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Dog Roundworms

Dog Roundworms

Roundworm infection is transmitted through ingestion of eggs in an infected rodent, infected soil, or milk from an infected mother.

There are two species of roundworms affecting dogs and puppies: Toxocara canis and Toxascaris leonina. Both are treated with the same medication protocol so when eggs are seen on a fecal flotation exam, it is not necessary to determine which species is present.

Adult roundworms have a funny face with three big lips surrounding their mouth. They feed on partially digested food in the dog’s intestine.

Generally they are about 2 – 4 inches long, but can grow up to 7 inches long and if vomited up can be quite alarming. They are tan or white “spaghetti-like” creatures with tapered ends.

Dog Roundworm Symptoms:

If a roundworm infestation is heavy a dog may vomit these worms or pass them (whole) in the stool, have diarrhea and can have an effect on a dog’s overall general health and appearance. Puppies infected with roundworms will have a “potbellied” (bloated) look to them with abdominal pain, dull coat, diarrhea, and occasionally fatal small bowel obstruction. Roundworms can become so numerous that they can cause an intestinal blockage and stool cannot pass. Migration can cause respiratory signs that mimic upper
respiratory infections. Occasionally serious pneumonia can result.

Adult dogs rarely show GI signs but can compromise their overall condition,
especially if other diseases are active.

If humans ingest roundworm eggs, the eggs can cause infection. It is important to wash hands after handling dog feces. Children should not be allowed to play on soil where dogs defecate.

How infection occurs:

– Consuming infective worm eggs from soil in the environment (generally through normal grooming).
– Nursing from an infected mother dog.
– Consuming a prey animal (usually rodent) that is carrying developing worms.
– During embryonic development when an infected mother dog is pregnant (most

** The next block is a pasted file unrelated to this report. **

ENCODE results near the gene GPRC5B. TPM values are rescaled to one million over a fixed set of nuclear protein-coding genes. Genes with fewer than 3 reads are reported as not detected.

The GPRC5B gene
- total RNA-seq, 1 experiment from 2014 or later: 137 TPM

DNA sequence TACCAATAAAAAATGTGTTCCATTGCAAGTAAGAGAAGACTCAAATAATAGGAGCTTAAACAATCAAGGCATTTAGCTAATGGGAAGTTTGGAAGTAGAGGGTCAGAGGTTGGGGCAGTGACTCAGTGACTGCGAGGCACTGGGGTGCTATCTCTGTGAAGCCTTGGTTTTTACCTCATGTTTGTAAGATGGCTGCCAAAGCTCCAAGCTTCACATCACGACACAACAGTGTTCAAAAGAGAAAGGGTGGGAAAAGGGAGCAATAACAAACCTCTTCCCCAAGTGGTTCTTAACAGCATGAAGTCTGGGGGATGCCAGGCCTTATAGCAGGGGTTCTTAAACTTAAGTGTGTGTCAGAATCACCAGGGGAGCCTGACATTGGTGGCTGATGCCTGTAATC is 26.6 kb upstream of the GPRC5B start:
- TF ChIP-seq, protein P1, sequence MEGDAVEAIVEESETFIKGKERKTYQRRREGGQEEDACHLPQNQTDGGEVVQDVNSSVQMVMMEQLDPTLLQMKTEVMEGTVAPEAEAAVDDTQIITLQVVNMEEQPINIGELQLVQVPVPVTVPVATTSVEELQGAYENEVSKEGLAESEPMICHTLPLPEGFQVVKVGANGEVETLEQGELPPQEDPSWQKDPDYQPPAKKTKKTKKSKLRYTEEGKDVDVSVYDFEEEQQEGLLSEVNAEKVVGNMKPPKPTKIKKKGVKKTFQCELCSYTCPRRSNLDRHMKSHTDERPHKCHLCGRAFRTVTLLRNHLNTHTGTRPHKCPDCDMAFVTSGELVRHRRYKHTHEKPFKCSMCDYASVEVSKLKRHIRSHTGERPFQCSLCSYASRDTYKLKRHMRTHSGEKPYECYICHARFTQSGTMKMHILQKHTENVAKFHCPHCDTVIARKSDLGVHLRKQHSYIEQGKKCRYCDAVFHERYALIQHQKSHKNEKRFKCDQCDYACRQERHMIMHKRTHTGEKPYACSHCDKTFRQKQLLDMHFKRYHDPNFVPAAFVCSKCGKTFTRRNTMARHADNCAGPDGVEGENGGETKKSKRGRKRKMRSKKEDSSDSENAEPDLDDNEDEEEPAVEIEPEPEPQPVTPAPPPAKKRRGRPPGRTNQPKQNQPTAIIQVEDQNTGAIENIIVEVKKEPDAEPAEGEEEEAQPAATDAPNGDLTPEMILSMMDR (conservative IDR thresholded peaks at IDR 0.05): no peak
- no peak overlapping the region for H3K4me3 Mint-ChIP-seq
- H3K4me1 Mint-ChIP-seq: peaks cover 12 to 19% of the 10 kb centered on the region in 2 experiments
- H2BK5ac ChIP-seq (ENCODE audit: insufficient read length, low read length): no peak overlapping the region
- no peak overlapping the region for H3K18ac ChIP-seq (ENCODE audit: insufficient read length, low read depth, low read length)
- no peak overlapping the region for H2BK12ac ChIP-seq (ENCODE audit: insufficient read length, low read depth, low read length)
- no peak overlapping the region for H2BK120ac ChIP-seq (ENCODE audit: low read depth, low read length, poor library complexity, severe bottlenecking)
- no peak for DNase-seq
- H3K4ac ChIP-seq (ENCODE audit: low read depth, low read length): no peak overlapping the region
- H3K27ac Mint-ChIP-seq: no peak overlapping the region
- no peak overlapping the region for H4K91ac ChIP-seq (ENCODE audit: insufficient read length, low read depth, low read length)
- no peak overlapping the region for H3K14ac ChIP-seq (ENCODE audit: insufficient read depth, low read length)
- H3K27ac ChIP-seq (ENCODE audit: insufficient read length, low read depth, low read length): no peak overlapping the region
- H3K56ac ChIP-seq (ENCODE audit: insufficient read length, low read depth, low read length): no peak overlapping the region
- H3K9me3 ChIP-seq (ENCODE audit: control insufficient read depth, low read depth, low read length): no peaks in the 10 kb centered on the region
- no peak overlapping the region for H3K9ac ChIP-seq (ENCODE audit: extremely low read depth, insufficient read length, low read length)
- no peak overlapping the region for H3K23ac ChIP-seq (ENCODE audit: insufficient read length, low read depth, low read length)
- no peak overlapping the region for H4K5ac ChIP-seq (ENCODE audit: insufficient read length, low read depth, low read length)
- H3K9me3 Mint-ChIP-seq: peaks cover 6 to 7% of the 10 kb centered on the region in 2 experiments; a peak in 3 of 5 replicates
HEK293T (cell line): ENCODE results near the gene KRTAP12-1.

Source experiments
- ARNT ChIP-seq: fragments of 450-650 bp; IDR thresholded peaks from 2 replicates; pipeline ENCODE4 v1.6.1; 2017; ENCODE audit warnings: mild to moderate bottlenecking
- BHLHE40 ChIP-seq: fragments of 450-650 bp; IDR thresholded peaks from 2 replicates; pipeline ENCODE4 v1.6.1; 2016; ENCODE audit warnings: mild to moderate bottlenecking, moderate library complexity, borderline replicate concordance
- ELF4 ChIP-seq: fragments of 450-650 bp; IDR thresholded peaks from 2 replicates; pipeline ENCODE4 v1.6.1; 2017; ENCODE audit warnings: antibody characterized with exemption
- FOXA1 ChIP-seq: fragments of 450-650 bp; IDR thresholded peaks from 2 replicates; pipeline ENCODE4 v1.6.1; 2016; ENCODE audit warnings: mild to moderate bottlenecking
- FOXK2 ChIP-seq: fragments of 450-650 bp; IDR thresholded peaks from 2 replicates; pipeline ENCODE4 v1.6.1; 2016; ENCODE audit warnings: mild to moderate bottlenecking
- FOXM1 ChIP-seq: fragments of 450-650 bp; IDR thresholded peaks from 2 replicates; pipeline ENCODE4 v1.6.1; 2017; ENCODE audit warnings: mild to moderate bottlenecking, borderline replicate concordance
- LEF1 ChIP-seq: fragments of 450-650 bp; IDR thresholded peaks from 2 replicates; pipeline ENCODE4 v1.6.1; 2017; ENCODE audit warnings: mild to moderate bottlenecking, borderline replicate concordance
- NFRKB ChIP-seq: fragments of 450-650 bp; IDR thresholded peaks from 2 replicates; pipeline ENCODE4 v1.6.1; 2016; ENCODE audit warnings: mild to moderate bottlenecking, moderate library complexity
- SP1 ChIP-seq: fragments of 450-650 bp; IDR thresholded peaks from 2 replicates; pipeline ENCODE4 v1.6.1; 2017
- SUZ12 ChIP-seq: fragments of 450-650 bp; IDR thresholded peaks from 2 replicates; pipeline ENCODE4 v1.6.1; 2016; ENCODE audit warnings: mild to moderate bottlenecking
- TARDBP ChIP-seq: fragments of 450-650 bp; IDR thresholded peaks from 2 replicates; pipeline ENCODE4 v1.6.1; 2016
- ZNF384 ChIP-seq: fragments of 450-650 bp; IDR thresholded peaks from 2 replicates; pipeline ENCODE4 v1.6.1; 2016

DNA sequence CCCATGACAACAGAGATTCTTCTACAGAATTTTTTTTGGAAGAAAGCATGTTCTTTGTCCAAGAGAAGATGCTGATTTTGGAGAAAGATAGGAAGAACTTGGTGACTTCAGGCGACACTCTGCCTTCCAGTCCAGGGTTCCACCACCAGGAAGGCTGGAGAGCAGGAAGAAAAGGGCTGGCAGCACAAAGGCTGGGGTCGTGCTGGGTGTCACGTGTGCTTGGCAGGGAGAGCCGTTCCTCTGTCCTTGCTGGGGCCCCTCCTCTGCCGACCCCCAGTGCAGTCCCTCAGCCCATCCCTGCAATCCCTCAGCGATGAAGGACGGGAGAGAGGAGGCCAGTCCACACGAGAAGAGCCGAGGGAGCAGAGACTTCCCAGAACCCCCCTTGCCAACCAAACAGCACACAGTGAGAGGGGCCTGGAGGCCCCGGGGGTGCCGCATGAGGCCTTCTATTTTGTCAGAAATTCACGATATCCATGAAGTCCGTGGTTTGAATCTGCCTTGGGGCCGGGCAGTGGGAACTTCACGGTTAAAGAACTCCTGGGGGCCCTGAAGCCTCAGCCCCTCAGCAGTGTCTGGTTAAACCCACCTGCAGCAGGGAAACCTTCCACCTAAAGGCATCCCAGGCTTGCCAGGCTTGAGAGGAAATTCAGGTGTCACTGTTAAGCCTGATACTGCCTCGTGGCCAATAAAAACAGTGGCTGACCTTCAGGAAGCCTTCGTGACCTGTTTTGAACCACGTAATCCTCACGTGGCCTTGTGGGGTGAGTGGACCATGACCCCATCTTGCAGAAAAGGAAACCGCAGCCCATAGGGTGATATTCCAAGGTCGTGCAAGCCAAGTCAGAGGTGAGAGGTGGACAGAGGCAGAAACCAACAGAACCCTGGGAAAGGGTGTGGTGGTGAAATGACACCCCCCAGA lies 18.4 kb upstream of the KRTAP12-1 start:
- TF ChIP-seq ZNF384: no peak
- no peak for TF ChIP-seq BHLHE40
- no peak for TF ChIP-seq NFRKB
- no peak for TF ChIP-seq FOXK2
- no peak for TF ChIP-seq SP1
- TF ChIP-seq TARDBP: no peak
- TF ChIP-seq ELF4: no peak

puppies are infected this way).

Dog Roundworm Treatment:

Treatment of roundworms in puppies consists of oral medication at 4, 6
and 8 weeks, followed by a microscopic fecal exam at 11-12 weeks. In
adult dogs, annual fecal exams are recommended to remove asymptomatic
infections. Monthly heartworm preventive drugs contain good round wormers
and effectively worm the dog each month during the heartworm season.
There are many good round wormers on the market – some are over the counter and some are prescription. Many flea control and/or heartworm prevention products provide a monthly deworming which is especially helpful in minimizing environmental contamination. Common active ingredients include:

– Febantel (active ingredient in Drontal and Drontal plus)
– Pyrantel pamoate (active ingredient in Strongid, Nemex, HeartgardPlus and others)
– Piperazine (active ingredient in many over the counter products)
– Fenbendazole (active ingredient in Panacur)
– Milbemycin Oxime (active ingredient of Interceptor and Sentinel)

There are two important concepts to keep in mind about deworming. Medications essentially anesthetize the worm so that it let’s go of its grip on the host intestine and passes with the stool. Once it has been passed, it cannot survive in the environment and dies. This means that you will likely see the worms when they pass so be prepared as they can be quite long and may still be alive and moving when you see them.

Roundworm is diagnosed by examining the feces for the presence of eggs.

Treatment generally requires more than a single dose and your veterinarian will recommend a follow-up deworming.

Pet owners should discuss the options with their veterinarian and ask whether monthly preventative medication (e.g., Sentinel�, Heartgard Plus�) is necessary.

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